When I first started developing ESQUÌ I wanted to show how colonization has adapted itself to the contemporary world and strengthened its roots to keep inequality alive. It started as an observational documentary about the life of a chairlift operator in the most famous ski centre in Latin America, the city of Bariloche, where I was born. Passively capturing the elite of the Argentinian high society practicing ski and contrasting it with the daily struggle of the workers from the ski centre was not enough to describe this complex world of relationships. For me, witnessing this extreme visual polarization since I was a child made me want to explore more deeply the layers of relationships between the people and the mysticism of the landscape, transcending a merely dualistic perception between rich and poor, bad and good, black and white or whatever other outdated binary system might exist.
The territory of Patagonia was populated by the Mapuche culture until they were killed by the Argentinian government in 1880 in a political process called The Conquest of the Desert. The idea of this genocide was to reduce and civilize the „savages” in order to acquire lands for European immigrants. Bariloche was founded in its wake in 1902 and established as a symbol of victory; the domestication of wild Patagonia was underway. Urbanization, commerce and the repressive apparatus changed the rules of the game. This new way of life was imposed on the Indigenous cultures. The survivors of the Mapuche families began to settle on the margins of the city. The practice of their nomadism had been altered and they had to adapt to the rules of the new economic system. Small ranches were built around the urban area creating what we know today as the El Alto, a big neighbourhood conglomerate.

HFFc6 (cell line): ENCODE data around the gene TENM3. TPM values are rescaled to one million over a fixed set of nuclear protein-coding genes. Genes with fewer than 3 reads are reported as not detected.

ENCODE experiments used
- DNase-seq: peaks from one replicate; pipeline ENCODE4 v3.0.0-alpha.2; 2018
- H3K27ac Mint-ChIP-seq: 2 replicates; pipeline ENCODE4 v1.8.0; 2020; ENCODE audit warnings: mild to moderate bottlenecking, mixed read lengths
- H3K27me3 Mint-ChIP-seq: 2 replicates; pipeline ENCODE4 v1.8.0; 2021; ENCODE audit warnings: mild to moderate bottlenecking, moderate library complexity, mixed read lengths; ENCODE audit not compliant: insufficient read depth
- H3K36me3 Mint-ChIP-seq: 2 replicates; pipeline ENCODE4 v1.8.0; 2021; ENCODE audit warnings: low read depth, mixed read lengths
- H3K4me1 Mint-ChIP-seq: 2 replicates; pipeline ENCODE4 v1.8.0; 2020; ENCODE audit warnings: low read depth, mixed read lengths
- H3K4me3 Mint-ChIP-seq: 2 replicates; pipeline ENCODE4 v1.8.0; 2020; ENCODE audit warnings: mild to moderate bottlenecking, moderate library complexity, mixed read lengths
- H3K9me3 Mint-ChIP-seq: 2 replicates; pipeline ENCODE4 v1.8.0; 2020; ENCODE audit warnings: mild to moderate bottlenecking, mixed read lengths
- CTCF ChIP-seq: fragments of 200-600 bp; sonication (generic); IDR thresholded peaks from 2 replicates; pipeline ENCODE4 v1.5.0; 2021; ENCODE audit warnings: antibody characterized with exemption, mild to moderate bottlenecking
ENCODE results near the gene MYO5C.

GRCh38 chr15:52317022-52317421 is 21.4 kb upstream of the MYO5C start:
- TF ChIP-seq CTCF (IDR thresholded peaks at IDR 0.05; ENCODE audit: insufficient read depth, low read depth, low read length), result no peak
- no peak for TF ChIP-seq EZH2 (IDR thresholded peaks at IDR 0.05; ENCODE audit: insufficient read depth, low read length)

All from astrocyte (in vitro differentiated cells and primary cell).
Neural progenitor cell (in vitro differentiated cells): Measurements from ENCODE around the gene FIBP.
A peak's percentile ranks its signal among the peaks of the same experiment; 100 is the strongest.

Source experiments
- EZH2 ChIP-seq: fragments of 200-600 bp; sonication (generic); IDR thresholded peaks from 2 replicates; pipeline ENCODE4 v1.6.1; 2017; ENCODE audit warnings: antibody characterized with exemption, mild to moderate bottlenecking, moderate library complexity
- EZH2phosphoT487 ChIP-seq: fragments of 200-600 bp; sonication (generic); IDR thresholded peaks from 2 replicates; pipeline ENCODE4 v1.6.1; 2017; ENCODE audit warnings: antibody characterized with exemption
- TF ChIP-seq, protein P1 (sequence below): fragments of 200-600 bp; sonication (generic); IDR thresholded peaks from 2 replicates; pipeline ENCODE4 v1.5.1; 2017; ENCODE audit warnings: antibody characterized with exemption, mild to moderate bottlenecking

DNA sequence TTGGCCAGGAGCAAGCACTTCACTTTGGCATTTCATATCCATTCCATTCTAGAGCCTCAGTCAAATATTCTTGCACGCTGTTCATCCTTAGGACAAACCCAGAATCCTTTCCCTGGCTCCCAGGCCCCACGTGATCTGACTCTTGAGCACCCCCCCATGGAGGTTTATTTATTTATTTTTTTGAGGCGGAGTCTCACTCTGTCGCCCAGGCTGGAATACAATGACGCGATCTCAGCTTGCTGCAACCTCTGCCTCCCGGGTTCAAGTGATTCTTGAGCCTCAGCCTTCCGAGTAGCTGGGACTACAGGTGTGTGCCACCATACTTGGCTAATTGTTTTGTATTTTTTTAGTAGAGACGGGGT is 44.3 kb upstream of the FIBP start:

The tragic history of the territory reached its peak during the government of Mauricio Macri; the repression and persecution of Mapuches escalated to unprecedented levels in the context of a democratic government.
In 1930 Otto Meiling, a German alpinist, arrived in the city. When observing the landscape, he realised it resembled his native country and decided to start making skis as a regional industry. Years later, Bariloche was established as the most important tourist destination in Argentina. By the ‘80s Cerro Catedral (the big mountain surrounding the city) was the largest ski resort in Latin America. For a tourist city to function large-scale infrastructure is needed, and for that infrastructure to be profitable cheap labour is required. It is not a coincidence that most of the workers from the ski centre were born and raised in the neighbourhoods of El Alto and furthermore, that the young people in these neighbourhoods do not know the Cerro Catedral or have ever practiced skiing. The tragic history of the territory reached its peak during the government of Mauricio Macri; the repression and persecution of Mapuches escalated to unprecedented levels in the context of a democratic government. In 2017, the gendarmerie killed Santiago Maldonado and Rafael Nahuel, both participants in various demonstrations fighting for the repatriation of Mapuche lands.
It was pertinent to demonstrate the violence of the territory through a visual and sound proposal which did not generate a behavioural discourse, much less a journalistic analysis of the state of affairs from Bariloche culture. Representing this violence through the aesthetics of film is something I’ve been doing in other projects too, mixing narratives to create possible worlds. A world where fiction and documentary are an inseparable thing, a world that exists when the performance of filmmaking interferes in the quotidianity of the people being represented. A world where the young generations from El Alto can practice skiing, a world full of legends with fantastic creatures and psychedelic music. We found the sensation of reality, making evident our role during the shooting, this is not about observational filming, the cinema we are making is about meeting people and inviting them to participate in a collaborative process for a their community which is struggling hard to heal the wounds of the most perverse economic system.